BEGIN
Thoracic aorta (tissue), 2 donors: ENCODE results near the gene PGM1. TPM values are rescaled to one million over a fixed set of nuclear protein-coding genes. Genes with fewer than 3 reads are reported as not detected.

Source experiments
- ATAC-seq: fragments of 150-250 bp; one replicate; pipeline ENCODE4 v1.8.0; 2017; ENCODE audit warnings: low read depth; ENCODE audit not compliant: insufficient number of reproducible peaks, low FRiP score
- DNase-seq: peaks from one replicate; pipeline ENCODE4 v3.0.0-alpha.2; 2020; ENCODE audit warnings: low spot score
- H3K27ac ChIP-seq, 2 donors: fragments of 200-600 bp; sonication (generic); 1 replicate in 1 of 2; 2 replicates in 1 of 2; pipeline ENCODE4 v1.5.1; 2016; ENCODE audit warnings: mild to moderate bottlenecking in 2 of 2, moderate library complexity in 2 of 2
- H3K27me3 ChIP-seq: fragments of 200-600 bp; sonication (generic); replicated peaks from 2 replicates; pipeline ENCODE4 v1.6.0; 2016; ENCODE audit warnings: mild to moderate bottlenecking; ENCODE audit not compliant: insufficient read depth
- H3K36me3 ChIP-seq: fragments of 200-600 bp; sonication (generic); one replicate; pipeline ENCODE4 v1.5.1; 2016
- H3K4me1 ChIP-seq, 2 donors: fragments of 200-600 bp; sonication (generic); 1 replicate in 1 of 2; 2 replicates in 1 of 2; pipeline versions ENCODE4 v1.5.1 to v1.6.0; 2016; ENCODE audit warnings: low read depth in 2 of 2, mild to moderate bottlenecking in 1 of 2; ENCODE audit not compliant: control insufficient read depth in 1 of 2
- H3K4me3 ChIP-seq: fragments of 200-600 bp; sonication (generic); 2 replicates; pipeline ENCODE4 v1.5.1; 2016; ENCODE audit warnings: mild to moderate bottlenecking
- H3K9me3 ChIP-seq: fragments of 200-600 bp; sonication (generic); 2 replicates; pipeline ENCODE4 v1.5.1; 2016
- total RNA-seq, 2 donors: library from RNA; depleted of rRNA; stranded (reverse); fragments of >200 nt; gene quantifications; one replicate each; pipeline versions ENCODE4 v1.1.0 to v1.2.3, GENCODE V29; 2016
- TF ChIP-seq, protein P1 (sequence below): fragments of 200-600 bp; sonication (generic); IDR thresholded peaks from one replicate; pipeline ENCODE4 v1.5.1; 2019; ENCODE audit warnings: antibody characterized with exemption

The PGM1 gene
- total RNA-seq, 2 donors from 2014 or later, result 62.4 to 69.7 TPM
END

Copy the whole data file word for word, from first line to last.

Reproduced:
Thoracic aorta (tissue), 2 donors: ENCODE results near the gene PGM1. TPM values are rescaled to one million over a fixed set of nuclear protein-coding genes. Genes with fewer than 3 reads are reported as not detected.

Source experiments
- ATAC-seq: fragments of 150-250 bp; one replicate; pipeline ENCODE4 v1.8.0; 2017; ENCODE audit warnings: low read depth; ENCODE audit not compliant: insufficient number of reproducible peaks, low FRiP score
- DNase-seq: peaks from one replicate; pipeline ENCODE4 v3.0.0-alpha.2; 2020; ENCODE audit warnings: low spot score
- H3K27ac ChIP-seq, 2 donors: fragments of 200-600 bp; sonication (generic); 1 replicate in 1 of 2; 2 replicates in 1 of 2; pipeline ENCODE4 v1.5.1; 2016; ENCODE audit warnings: mild to moderate bottlenecking in 2 of 2, moderate library complexity in 2 of 2
- H3K27me3 ChIP-seq: fragments of 200-600 bp; sonication (generic); replicated peaks from 2 replicates; pipeline ENCODE4 v1.6.0; 2016; ENCODE audit warnings: mild to moderate bottlenecking; ENCODE audit not compliant: insufficient read depth
- H3K36me3 ChIP-seq: fragments of 200-600 bp; sonication (generic); one replicate; pipeline ENCODE4 v1.5.1; 2016
- H3K4me1 ChIP-seq, 2 donors: fragments of 200-600 bp; sonication (generic); 1 replicate in 1 of 2; 2 replicates in 1 of 2; pipeline versions ENCODE4 v1.5.1 to v1.6.0; 2016; ENCODE audit warnings: low read depth in 2 of 2, mild to moderate bottlenecking in 1 of 2; ENCODE audit not compliant: control insufficient read depth in 1 of 2
- H3K4me3 ChIP-seq: fragments of 200-600 bp; sonication (generic); 2 replicates; pipeline ENCODE4 v1.5.1; 2016; ENCODE audit warnings: mild to moderate bottlenecking
- H3K9me3 ChIP-seq: fragments of 200-600 bp; sonication (generic); 2 replicates; pipeline ENCODE4 v1.5.1; 2016
- total RNA-seq, 2 donors: library from RNA; depleted of rRNA; stranded (reverse); fragments of >200 nt; gene quantifications; one replicate each; pipeline versions ENCODE4 v1.1.0 to v1.2.3, GENCODE V29; 2016
- TF ChIP-seq, protein P1 (sequence below): fragments of 200-600 bp; sonication (generic); IDR thresholded peaks from one replicate; pipeline ENCODE4 v1.5.1; 2019; ENCODE audit warnings: antibody characterized with exemption

The PGM1 gene
- total RNA-seq, 2 donors from 2014 or later, result 62.4 to 69.7 TPM